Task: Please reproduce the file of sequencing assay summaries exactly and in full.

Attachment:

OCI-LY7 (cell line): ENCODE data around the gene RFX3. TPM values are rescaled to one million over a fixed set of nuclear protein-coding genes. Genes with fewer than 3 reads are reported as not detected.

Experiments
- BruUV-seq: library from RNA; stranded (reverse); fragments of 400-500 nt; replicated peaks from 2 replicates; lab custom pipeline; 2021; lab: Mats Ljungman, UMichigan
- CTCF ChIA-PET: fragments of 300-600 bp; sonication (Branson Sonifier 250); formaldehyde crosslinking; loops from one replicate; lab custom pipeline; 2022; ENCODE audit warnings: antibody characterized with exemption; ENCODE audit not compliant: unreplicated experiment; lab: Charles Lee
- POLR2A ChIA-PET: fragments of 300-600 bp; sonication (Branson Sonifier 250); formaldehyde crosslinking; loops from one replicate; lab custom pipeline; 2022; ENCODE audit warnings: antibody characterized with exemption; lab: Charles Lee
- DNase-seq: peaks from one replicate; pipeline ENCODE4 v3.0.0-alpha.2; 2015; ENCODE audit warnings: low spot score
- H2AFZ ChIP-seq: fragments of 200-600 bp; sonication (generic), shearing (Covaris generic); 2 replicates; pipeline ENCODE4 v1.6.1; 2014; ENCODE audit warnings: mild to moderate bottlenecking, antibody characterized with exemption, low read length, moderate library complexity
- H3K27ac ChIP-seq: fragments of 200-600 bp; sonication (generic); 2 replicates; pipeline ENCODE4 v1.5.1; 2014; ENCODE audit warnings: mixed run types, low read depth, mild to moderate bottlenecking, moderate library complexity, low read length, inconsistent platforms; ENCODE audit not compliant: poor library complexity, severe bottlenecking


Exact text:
OCI-LY7 (cell line): ENCODE data around the gene RFX3. TPM values are rescaled to one million over a fixed set of nuclear protein-coding genes. Genes with fewer than 3 reads are reported as not detected.

Experiments
- BruUV-seq: library from RNA; stranded (reverse); fragments of 400-500 nt; replicated peaks from 2 replicates; lab custom pipeline; 2021; lab: Mats Ljungman, UMichigan
- CTCF ChIA-PET: fragments of 300-600 bp; sonication (Branson Sonifier 250); formaldehyde crosslinking; loops from one replicate; lab custom pipeline; 2022; ENCODE audit warnings: antibody characterized with exemption; ENCODE audit not compliant: unreplicated experiment; lab: Charles Lee
- POLR2A ChIA-PET: fragments of 300-600 bp; sonication (Branson Sonifier 250); formaldehyde crosslinking; loops from one replicate; lab custom pipeline; 2022; ENCODE audit warnings: antibody characterized with exemption; lab: Charles Lee
- DNase-seq: peaks from one replicate; pipeline ENCODE4 v3.0.0-alpha.2; 2015; ENCODE audit warnings: low spot score
- H2AFZ ChIP-seq: fragments of 200-600 bp; sonication (generic), shearing (Covaris generic); 2 replicates; pipeline ENCODE4 v1.6.1; 2014; ENCODE audit warnings: mild to moderate bottlenecking, antibody characterized with exemption, low read length, moderate library complexity
- H3K27ac ChIP-seq: fragments of 200-600 bp; sonication (generic); 2 replicates; pipeline ENCODE4 v1.5.1; 2014; ENCODE audit warnings: mixed run types, low read depth, mild to moderate bottlenecking, moderate library complexity, low read length, inconsistent platforms; ENCODE audit not compliant: poor library complexity, severe bottlenecking